Awards Daily talks to music composer Chanda Dancy about her score for Sony Pictures’ Devotion and how it perfectly emulates the sound of flying.
When Black Label Media was searching for a composer for Devotion, Chanda Dancy’s agent urged her to put her name in the hat.
“I was like, ‘Here goes nothing!'” says Dancy. “I sent in a demo of cues from other shows and films that I worked on, and then they sent me the script, and then I got a meeting with [director] J.D. (Dillard), and the rest is history I guess.”
Dancy very quickly felt inspired by the script and the story, about the first black Naval pilot Jesse Brown (Jonathan Majors) and his friendship with Tom Hudner (Glen Powell) during the Korean War, and wrote the first character theme right away.
“The very first character theme that was written was the scene where Tom crashes his plane on purpose. We call that the Devotion theme. That cue itself is called ‘Measure of a Man,’ and it’s essentially a hymn to positive masculinity. What does it mean to be a great man that people can depend upon? And that was the very first cue from the script. The script was that amazing for me in that it affected me that much.”
The Devotion team would send over dailies to Dancy, and the second cue she wrote was the battle scene involving planes diving.
“J.D. wanted some cool experimental things that sound different, that when people hear it, they know that it’s from the film Devotion. So I was like, okay! How about we emulate the style of planes?”
Dancy explains that the Corsair plane, which is featured in the film, has a specific sound when it dives, called a dive whistle.
“You knew a Corsair was coming out of nowhere if you heard [makes a whistle sound]. The orchestra is essentially mimicking that sound of the wind, and the brass is doing the sound of the engines.”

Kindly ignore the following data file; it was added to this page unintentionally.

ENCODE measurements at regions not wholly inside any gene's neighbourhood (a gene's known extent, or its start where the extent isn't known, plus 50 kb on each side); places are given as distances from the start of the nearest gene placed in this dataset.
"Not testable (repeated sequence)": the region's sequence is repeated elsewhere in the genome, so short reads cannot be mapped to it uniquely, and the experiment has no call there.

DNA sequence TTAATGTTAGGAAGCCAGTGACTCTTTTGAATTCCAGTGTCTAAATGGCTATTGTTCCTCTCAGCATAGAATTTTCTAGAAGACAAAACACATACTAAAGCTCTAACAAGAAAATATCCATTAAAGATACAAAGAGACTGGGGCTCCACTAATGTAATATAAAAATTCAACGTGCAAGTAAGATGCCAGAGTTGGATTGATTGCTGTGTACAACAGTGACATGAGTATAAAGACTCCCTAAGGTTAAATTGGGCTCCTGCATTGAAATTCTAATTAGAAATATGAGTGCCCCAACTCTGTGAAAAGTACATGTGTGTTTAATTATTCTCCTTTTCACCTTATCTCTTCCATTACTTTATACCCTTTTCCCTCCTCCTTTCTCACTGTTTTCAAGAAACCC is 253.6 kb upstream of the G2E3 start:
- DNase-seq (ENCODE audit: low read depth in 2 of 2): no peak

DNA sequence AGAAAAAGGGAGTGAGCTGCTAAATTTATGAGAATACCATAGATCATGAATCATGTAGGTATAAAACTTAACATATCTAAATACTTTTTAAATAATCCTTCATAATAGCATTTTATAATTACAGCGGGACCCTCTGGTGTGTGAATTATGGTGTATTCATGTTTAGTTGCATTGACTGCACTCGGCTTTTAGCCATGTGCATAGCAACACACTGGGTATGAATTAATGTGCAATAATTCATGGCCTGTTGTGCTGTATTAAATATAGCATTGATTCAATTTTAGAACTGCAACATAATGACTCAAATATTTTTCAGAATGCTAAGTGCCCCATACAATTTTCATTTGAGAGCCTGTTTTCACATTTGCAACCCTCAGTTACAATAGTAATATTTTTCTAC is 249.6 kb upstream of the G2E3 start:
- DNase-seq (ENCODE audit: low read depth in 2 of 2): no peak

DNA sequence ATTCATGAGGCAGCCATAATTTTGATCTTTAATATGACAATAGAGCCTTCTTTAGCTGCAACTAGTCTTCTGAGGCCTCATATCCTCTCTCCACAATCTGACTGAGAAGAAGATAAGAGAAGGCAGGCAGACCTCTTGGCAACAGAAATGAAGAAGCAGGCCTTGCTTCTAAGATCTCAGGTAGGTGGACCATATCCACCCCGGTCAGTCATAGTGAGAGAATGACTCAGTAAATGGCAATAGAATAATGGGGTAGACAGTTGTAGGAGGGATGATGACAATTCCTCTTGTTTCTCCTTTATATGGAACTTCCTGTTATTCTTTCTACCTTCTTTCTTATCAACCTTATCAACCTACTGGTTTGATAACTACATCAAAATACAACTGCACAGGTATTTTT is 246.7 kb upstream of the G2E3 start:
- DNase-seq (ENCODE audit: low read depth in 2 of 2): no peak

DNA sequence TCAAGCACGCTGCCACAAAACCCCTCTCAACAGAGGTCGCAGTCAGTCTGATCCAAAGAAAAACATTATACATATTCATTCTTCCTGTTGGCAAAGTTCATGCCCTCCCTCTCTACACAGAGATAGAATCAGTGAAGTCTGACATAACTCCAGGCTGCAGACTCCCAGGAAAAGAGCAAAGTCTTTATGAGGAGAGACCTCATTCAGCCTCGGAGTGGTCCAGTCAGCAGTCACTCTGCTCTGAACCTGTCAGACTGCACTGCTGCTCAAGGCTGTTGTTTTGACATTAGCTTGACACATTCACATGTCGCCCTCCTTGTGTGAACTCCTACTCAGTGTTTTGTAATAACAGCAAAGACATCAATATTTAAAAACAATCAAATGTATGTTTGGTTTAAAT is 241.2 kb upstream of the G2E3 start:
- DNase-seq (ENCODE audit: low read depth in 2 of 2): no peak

In order to make the music sound like flying, Dancy incorporated a series of elements that all work together like a machine.
“The first is the exhilaration of flying; there’s a main theme that soars above. Then, you have the strings and wind doing [sings staccato sounds] that reminds you of a fast machine pumping along. Then, you have the brass. When they play their low note, it sounds like a plane engine revving. Then, you have a bed of synthesizers—created sounds that I created in Pro Tools—that go with each one of those elements to make it sound even bigger.”
While most films and music editors work with a temporary score, or a score they edit footage to until the original score is complete, there was no temp score for Devotion.
“J.D. said, ‘I don’t want to hear anyone else’s music. I want this to come exactly from your brain.’ That was really amazing!”
But it was also a bit of a challenge, especially when they went to show the film in early screenings.
“When they show the film for preview audiences and producers, you gotta have a score. But since there was no temporary score, it WAS the score. So I had to mock up the actual score on the computer of me playing the violin. However, you have to make it sound good enough for a theater. It can’t sound like crappy stuff from your computer speakers. So I got score mixer Alvin Wee and he’s a total wizard. He can make computer sounds and samples sound large and epic. He was mixing from the very beginning, which is a very unusual thing for a score mixer.”
In addition to being inspired by the sound of Corsair planes, Dancy added some EDM into the mix, so to speak, at the urging of Dillard.
“The battle scene has a kick drum that totally sounds like it’s inspired by Gabber and that was on purpose. And then there are also moments at the end of ‘The Lighthouse,’ after the orchestra ends. There’s this synthesizer sound, an ethereal sound that I was inspired by EDM as well, a softer trance kind of sound.”
2022 has been a big year for Dancy. Along with Devotion, she also scored the documentary Aftershock and the upcoming Whitney Houston biopic, I Wanna Dance with Somebody. Just as Devotion’s score mimics the thrill and passion of flying, Dancy also approaches these projects with love.
“It was helping the audience feel empathy and love for our fellow humans that went through what they went through. That was just the first way to approach [Aftershock]. [With IWDWS] You get to know more about the icon herself. Again, a score inspired by love—love for Whitney and her genius and paying proper respect to how amazing she was.”
Devotion is in theaters everywhere November 23.